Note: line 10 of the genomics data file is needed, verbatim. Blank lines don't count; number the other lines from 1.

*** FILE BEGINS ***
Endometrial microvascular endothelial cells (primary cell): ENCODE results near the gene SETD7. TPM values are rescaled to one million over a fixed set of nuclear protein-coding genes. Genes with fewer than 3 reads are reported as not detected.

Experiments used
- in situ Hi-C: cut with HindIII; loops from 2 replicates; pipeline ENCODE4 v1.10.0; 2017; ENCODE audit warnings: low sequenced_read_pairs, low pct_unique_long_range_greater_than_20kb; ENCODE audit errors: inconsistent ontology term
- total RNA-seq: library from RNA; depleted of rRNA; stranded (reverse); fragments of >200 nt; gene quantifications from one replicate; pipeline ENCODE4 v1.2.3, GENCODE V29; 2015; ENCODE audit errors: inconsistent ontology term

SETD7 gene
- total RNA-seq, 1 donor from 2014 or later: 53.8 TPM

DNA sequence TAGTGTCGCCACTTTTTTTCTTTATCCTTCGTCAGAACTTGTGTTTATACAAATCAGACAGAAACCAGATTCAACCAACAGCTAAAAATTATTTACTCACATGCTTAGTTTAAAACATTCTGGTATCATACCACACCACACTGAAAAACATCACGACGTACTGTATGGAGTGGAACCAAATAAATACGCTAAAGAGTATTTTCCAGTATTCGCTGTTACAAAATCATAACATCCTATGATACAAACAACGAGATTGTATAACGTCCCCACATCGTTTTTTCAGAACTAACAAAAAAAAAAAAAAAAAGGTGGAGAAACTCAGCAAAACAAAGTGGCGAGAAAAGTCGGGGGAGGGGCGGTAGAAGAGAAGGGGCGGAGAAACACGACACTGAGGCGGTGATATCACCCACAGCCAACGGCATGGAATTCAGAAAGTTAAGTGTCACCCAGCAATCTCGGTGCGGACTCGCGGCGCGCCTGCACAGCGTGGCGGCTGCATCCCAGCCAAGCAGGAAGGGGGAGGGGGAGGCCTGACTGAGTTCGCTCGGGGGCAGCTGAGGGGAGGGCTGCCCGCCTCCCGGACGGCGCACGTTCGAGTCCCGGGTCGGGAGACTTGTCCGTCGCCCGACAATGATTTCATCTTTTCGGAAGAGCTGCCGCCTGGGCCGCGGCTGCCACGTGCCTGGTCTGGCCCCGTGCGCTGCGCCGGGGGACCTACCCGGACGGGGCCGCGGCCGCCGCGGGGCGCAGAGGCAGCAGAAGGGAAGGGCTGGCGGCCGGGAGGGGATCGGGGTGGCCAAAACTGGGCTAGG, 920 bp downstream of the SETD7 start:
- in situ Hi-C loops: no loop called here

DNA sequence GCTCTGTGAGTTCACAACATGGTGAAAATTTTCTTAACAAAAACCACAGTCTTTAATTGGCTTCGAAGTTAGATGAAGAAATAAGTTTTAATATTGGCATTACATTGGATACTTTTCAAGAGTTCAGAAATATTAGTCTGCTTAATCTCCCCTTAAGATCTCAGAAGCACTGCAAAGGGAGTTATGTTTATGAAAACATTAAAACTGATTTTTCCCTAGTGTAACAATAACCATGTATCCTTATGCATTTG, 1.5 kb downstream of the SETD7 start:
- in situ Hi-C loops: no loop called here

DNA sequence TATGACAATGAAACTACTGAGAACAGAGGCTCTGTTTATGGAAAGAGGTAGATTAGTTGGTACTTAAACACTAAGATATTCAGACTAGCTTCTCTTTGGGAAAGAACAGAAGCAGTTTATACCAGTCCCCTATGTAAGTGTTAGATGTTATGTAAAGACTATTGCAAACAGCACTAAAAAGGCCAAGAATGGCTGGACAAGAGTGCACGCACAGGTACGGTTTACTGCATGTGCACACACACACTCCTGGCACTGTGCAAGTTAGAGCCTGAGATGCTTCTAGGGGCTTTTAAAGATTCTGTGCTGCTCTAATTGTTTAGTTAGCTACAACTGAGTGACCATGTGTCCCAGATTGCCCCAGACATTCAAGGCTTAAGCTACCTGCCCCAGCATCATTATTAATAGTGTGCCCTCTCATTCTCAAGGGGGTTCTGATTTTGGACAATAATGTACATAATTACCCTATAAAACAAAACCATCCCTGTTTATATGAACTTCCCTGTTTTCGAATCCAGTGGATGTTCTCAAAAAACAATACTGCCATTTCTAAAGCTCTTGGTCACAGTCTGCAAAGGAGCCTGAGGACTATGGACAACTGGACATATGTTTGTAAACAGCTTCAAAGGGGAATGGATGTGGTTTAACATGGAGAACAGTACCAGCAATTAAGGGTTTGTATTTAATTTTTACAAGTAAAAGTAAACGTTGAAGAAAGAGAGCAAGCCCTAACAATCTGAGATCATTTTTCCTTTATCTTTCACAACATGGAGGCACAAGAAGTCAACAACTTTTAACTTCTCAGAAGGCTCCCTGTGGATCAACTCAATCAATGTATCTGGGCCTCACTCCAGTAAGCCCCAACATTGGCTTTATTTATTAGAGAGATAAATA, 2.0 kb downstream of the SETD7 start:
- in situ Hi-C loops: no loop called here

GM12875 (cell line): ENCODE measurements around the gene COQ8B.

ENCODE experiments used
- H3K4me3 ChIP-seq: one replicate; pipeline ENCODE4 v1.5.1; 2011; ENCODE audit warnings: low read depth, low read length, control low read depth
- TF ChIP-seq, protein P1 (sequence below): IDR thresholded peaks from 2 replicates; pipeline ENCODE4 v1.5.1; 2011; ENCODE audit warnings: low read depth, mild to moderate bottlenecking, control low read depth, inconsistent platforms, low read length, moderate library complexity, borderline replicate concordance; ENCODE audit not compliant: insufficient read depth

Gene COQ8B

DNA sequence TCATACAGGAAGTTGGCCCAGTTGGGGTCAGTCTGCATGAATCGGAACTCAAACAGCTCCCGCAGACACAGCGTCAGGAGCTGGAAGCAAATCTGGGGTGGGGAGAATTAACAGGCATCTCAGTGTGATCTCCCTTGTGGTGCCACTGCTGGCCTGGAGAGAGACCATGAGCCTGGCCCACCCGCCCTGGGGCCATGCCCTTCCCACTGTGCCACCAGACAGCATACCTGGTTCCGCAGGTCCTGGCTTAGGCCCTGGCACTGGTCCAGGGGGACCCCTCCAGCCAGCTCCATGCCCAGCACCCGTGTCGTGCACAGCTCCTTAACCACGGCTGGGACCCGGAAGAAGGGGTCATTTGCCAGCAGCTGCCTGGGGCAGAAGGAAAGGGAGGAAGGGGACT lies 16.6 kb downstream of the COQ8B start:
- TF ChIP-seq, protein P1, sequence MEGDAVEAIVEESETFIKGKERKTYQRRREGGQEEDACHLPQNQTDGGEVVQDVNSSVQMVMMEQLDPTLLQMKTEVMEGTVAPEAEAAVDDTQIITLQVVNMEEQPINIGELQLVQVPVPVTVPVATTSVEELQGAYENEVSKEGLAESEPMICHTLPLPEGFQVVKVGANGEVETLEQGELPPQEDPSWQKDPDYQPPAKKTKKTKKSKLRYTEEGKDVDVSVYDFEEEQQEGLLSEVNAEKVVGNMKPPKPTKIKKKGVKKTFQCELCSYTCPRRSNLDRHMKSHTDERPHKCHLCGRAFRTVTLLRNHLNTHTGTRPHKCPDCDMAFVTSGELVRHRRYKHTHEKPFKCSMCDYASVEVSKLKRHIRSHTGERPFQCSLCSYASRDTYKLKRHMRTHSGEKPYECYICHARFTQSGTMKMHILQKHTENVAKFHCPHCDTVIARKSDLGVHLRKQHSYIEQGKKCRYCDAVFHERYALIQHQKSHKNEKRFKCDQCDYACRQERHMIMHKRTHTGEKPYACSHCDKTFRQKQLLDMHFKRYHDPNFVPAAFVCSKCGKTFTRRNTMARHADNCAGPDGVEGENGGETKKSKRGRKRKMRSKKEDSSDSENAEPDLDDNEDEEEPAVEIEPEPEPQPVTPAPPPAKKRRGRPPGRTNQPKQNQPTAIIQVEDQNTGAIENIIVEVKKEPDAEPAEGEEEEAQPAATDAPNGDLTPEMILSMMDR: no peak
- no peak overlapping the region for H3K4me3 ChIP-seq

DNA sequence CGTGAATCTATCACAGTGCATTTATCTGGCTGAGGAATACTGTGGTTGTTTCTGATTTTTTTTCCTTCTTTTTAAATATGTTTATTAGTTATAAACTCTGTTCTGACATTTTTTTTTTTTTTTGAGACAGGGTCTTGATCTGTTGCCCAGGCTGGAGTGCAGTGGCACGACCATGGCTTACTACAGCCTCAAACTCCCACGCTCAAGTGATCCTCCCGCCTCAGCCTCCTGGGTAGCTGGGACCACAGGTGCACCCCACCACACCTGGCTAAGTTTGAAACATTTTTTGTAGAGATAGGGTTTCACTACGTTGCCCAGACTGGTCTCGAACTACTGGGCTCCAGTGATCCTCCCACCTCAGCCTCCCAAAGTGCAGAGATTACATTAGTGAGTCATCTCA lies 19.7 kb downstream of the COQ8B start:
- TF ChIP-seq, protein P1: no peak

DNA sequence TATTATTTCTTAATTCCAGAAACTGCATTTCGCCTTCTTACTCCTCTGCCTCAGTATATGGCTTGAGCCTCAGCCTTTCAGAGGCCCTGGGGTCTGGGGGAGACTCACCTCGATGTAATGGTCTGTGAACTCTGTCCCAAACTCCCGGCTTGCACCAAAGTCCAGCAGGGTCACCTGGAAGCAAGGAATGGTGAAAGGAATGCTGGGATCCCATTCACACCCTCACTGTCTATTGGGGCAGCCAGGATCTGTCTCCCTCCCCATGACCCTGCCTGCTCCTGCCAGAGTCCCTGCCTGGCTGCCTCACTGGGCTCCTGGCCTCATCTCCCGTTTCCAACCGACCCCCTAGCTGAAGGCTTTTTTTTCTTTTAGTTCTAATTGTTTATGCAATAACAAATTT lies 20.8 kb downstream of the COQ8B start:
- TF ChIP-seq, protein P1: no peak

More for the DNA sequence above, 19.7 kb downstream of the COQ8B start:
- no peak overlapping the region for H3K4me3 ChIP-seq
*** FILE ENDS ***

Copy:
- in situ Hi-C loops: no loop called here